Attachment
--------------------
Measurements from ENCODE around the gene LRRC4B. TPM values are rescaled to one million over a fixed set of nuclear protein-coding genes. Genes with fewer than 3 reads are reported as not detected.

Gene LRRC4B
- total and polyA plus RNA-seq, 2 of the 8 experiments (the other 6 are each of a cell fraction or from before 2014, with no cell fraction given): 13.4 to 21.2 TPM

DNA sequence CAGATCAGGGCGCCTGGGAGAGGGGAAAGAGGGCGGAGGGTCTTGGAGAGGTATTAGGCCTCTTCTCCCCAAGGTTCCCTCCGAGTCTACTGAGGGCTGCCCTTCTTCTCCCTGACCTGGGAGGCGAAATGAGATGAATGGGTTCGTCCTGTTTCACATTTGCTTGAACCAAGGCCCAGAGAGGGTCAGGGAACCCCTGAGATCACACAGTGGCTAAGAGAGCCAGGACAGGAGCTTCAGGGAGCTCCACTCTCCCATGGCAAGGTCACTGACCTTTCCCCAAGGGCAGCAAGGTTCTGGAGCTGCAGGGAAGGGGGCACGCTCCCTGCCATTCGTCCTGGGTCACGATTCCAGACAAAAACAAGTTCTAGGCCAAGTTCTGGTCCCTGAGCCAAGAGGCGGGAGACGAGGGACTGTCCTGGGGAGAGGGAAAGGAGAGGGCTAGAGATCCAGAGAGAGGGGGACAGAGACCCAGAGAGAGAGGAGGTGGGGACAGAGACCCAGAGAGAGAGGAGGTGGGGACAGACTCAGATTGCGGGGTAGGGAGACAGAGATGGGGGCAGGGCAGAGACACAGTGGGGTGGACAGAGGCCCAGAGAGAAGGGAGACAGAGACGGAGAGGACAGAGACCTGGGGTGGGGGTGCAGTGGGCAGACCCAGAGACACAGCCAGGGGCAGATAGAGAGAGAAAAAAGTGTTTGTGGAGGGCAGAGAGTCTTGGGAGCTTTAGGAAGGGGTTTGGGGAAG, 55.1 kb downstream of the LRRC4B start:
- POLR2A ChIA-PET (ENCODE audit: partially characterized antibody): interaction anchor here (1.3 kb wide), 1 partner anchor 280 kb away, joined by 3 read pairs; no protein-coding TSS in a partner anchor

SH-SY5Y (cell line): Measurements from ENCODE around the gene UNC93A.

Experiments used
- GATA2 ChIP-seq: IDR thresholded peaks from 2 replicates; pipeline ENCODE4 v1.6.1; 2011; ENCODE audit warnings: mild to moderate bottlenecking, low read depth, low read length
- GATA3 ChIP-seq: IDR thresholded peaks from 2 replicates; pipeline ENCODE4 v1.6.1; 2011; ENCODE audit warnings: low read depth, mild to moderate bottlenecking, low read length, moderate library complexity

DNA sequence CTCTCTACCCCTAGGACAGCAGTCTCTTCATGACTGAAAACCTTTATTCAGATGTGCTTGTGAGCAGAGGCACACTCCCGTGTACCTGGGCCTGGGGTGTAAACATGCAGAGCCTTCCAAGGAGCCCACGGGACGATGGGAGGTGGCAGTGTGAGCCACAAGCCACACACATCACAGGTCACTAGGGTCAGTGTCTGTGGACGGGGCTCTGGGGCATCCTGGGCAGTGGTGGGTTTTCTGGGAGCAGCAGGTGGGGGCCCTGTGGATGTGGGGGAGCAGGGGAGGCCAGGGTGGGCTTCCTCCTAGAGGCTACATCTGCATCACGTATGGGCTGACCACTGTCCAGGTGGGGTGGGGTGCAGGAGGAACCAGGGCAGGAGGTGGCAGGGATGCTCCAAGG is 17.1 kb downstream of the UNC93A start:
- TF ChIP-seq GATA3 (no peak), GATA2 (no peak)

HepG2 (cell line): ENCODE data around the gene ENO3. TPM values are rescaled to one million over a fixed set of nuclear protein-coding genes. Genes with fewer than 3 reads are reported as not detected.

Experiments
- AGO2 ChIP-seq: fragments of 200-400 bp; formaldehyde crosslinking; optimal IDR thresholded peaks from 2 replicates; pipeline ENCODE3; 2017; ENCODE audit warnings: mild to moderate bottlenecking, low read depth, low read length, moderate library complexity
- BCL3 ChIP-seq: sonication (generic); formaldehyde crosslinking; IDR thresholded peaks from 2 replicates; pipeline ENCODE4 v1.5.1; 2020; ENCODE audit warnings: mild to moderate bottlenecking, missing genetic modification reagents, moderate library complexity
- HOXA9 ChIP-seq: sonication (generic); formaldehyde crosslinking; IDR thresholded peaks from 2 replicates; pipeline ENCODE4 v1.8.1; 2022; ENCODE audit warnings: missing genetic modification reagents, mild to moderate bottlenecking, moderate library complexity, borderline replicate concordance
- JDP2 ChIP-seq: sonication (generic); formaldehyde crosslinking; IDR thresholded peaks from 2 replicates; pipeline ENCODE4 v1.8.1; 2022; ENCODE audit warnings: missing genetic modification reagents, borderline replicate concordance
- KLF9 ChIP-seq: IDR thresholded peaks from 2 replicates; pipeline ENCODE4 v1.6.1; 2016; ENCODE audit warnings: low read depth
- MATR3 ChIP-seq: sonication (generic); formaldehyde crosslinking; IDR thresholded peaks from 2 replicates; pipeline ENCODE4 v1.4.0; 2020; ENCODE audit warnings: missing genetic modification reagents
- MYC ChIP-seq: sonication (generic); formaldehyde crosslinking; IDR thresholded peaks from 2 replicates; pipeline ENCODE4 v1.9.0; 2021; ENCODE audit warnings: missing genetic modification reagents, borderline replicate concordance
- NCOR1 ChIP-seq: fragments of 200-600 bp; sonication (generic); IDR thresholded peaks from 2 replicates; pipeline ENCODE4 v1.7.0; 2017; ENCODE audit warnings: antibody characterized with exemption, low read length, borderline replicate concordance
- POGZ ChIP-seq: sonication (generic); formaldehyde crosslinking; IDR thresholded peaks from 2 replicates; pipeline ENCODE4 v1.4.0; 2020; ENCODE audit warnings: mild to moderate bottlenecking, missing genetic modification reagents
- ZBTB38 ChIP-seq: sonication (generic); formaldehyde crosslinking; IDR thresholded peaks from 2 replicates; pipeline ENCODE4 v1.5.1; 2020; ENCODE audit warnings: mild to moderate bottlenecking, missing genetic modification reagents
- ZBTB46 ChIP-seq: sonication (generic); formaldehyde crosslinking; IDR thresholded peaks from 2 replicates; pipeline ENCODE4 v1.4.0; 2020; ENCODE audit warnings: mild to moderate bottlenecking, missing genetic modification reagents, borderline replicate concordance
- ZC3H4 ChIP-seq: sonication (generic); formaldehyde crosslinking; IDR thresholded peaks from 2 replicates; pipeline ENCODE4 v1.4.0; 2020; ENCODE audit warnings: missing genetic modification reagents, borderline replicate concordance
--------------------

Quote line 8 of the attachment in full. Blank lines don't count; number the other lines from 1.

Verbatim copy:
- GATA2 ChIP-seq: IDR thresholded peaks from 2 replicates; pipeline ENCODE4 v1.6.1; 2011; ENCODE audit warnings: mild to moderate bottlenecking, low read depth, low read length